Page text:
The identification of ethnic affiliation at the level of nationality and mother tongue data in Slovak and Czechoslovak census practice differs in several respects. In Slovakia, but also in the wider region, the category of national belonging carries a much stronger political connotation than that of mother tongue.
The morphosis of the number of particular nationalities has been a constant issue in domestic politics. It has been the subject of particular attention at the time of each census. Census data were also used as a tool for ethnic cleansing in the years following World War II.  The category of nationality was included on various data sheets and forms, and in the socialist Czechoslovak era on identity cards.
As a result, the data on mother tongue provide a more faithful picture than the data on the declaration of nationality about the number of people belonging to the Hungarians as a cultural community in Slovakia and their distribution of the settlement and the social structure. (The same can be assumed for other national minorities.)
Examining ethnic affiliation on the basis of two variables also provides an opportunity for a more complex analysis of the processes of ethnic change in the period between the two most recent censuses. It also allows one to detect whether the processes of ethnic change in one direction or another have increased or decreased during the period under study.
The novelty of the 2021 census is to ask about the second, other nationality (hereafter referred to as second nationality). Certain aspects of the assumption of a second nationality affiliation are pointed out below, but it will be up to future studies to clarify the context for the interpretation of this indicator.

2. Changes in the composition of the Hungarian population in Slovakia in nationality and mother tongue from 1921 to 2021.

Between 1921 and 2021, the number of the Hungarian population in Slovakia decreased from 650,597 to 422,065 (i.e., by 228,532 people or 35.1%). During the same period, the number of the Slovak population increased from 3,000,870 to 5,449,270 (i.e., by 2,448,400 people or 81.6%). The change in the Hungarian population between 1921 and 2021 was not continuous. The number of people of Slovak nationality increased from 1,952,368 to 4,567,547, with 2,615,179 inhabitants, an increase of 134.0%. (See also Table F1.)

Diagram 1: The change in number and proportion of hungarian population between 1921 and 2021 

1.) Between 1921 and 1950, the number of Hungarians decreased. After the First World War, the decline can be explained by the relocation of some of the Hungarian middle classes to Hungary, often only by a statistical change of nationality of those with multiple nationalities, and by the “statistical separation” of a part of the Jewish population from the Hungarian population. During the Second World War and in the following years, contradictory processes took place: in the areas reannexed to Hungary, some of the mixed-heritage population reasserted their Hungarian identity, but the number of Hungarians was reduced by the Jews deported to extermination camps. The number of Hungarians decreased the most in the second half of the 1940s due to deportations, population changes, and reslovakization. It is not a coincidence that in the 1950 census, the number of Hungarians was 237,805 lower than it had been in 1930.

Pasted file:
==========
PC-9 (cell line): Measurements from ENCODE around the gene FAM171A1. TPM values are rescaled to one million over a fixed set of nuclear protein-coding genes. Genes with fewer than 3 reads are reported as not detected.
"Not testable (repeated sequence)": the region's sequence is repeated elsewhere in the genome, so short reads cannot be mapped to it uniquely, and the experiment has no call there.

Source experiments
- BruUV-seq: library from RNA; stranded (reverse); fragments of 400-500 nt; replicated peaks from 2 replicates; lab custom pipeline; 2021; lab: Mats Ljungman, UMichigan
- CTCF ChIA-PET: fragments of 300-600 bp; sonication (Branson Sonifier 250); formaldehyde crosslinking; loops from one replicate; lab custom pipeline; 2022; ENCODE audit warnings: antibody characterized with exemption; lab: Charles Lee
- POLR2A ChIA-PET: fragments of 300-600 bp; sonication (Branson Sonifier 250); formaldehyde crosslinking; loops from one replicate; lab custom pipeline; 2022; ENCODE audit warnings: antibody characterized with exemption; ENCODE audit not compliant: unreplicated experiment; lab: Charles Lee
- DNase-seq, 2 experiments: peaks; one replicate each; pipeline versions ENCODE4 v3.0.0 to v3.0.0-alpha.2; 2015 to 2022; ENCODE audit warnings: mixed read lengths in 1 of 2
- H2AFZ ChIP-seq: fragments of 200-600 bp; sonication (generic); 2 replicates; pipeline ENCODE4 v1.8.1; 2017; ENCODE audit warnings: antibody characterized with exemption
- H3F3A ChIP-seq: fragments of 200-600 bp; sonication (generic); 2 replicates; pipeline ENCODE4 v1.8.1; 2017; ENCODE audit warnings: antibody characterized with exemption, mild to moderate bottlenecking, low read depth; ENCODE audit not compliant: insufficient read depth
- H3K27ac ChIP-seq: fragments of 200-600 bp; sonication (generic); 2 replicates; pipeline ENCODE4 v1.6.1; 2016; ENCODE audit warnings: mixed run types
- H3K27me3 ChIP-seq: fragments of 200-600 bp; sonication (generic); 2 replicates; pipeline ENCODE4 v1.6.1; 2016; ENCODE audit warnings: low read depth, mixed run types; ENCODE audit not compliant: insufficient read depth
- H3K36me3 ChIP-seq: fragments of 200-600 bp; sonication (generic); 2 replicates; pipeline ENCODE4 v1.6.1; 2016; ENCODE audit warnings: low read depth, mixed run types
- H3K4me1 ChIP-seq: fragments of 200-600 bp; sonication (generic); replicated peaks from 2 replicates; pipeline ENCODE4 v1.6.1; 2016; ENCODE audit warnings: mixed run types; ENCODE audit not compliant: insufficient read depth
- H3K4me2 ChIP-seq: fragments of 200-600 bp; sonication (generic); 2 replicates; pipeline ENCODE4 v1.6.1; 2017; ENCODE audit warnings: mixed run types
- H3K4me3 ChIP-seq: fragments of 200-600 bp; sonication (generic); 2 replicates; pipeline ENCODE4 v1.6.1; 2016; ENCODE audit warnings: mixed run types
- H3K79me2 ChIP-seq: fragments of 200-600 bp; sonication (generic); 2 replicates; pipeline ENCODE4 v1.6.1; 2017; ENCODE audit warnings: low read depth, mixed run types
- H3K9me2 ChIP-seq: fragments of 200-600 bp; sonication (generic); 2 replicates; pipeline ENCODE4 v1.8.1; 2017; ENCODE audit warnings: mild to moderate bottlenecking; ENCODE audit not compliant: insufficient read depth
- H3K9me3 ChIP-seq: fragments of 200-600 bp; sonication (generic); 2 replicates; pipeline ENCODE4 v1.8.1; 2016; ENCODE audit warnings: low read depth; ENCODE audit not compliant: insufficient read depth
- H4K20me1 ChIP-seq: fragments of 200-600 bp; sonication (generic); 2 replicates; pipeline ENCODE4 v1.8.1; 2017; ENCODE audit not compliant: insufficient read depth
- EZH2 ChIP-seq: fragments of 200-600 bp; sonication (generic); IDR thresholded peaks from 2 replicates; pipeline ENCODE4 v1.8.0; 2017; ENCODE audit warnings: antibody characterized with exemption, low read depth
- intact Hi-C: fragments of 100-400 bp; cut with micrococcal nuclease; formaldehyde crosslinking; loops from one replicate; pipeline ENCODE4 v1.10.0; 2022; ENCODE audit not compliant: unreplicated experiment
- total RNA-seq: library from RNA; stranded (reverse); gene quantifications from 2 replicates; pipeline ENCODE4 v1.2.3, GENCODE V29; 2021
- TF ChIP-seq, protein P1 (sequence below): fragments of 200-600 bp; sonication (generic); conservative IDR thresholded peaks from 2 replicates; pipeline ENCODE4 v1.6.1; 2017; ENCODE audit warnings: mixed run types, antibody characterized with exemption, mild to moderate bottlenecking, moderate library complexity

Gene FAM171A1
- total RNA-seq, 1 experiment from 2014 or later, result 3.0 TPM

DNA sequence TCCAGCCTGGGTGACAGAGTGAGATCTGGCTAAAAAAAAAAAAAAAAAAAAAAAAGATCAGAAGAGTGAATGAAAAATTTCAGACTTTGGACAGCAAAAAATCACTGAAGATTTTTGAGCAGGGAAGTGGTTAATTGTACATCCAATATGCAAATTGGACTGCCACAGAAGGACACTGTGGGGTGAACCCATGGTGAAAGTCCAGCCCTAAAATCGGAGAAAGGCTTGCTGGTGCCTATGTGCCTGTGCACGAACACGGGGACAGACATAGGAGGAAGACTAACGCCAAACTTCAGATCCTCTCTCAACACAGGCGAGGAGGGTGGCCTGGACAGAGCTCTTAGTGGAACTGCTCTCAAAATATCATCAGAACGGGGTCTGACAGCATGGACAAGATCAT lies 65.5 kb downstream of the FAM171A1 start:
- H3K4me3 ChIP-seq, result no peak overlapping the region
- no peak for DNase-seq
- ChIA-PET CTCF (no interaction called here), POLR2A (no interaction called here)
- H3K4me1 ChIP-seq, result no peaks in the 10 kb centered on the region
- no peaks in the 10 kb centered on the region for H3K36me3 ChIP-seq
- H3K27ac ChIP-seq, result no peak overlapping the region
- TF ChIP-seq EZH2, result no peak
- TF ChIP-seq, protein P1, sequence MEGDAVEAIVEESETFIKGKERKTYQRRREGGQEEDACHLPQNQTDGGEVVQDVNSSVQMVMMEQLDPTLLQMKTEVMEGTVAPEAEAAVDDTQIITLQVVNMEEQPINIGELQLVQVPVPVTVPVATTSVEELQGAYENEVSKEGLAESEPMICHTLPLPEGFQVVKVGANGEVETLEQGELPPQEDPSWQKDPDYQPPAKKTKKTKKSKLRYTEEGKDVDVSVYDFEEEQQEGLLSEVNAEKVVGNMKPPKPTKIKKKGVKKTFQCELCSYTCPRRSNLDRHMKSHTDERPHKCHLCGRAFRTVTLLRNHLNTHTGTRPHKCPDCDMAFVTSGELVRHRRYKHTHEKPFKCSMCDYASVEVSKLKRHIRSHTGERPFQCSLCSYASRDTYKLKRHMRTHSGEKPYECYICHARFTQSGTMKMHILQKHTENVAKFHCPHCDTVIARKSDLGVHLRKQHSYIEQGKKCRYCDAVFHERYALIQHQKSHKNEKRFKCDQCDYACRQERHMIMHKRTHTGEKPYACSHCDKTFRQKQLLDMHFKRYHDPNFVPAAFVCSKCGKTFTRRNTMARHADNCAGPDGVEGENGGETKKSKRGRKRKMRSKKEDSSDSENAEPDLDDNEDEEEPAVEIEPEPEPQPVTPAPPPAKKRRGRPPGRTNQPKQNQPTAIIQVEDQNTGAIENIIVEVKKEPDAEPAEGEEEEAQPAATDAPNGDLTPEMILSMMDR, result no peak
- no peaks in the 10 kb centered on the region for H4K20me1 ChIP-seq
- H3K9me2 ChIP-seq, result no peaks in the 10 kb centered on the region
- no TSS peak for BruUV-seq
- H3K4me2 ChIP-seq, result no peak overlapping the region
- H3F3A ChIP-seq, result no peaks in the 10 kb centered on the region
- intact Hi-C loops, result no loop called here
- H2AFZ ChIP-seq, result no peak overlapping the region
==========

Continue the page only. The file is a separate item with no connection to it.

2.) Between 1950 and 1991, the number of Hungarians increased in each decade at a decreasing rate. The exceptionally high increase in the 1950s can be traced in part to high natural reproduction, and to a much greater extent to the Hungarian commitment of the previously reslovakized Hungarians. In the 1960s, the significant natural increase was supplemented by the “statistical return” of some of those who had assumed Hungarian identity. In the 1970s and 1980s the assimilation and change of nationality processes significantly reduced the natural reproduction rate, which had already declined but was still significant. At the same time, in the period between the change of regime and the 1991 census, a part of those who had previously identified themselves as Slovaks—with a diverse territorial and age composition—identified themselves as Hungarians. On the other hand, the 1991 census extended the list of nationalities, including the category of Roma. A not insignificant proportion of those who declared themselves as Roma had declared themselves as Hungarian in previous censuses.
3.) The third phase in the demographic history of the Hungarian population in Slovakia is the period from the 1990s to the present, which is characterized by a significant decline in the number of Hungarians.
Between 1991 and 2001, the number of Hungarians decreased by 47,000, between 2001 and 2011 by 62,000, and between 2011 and 2021 by 36,000.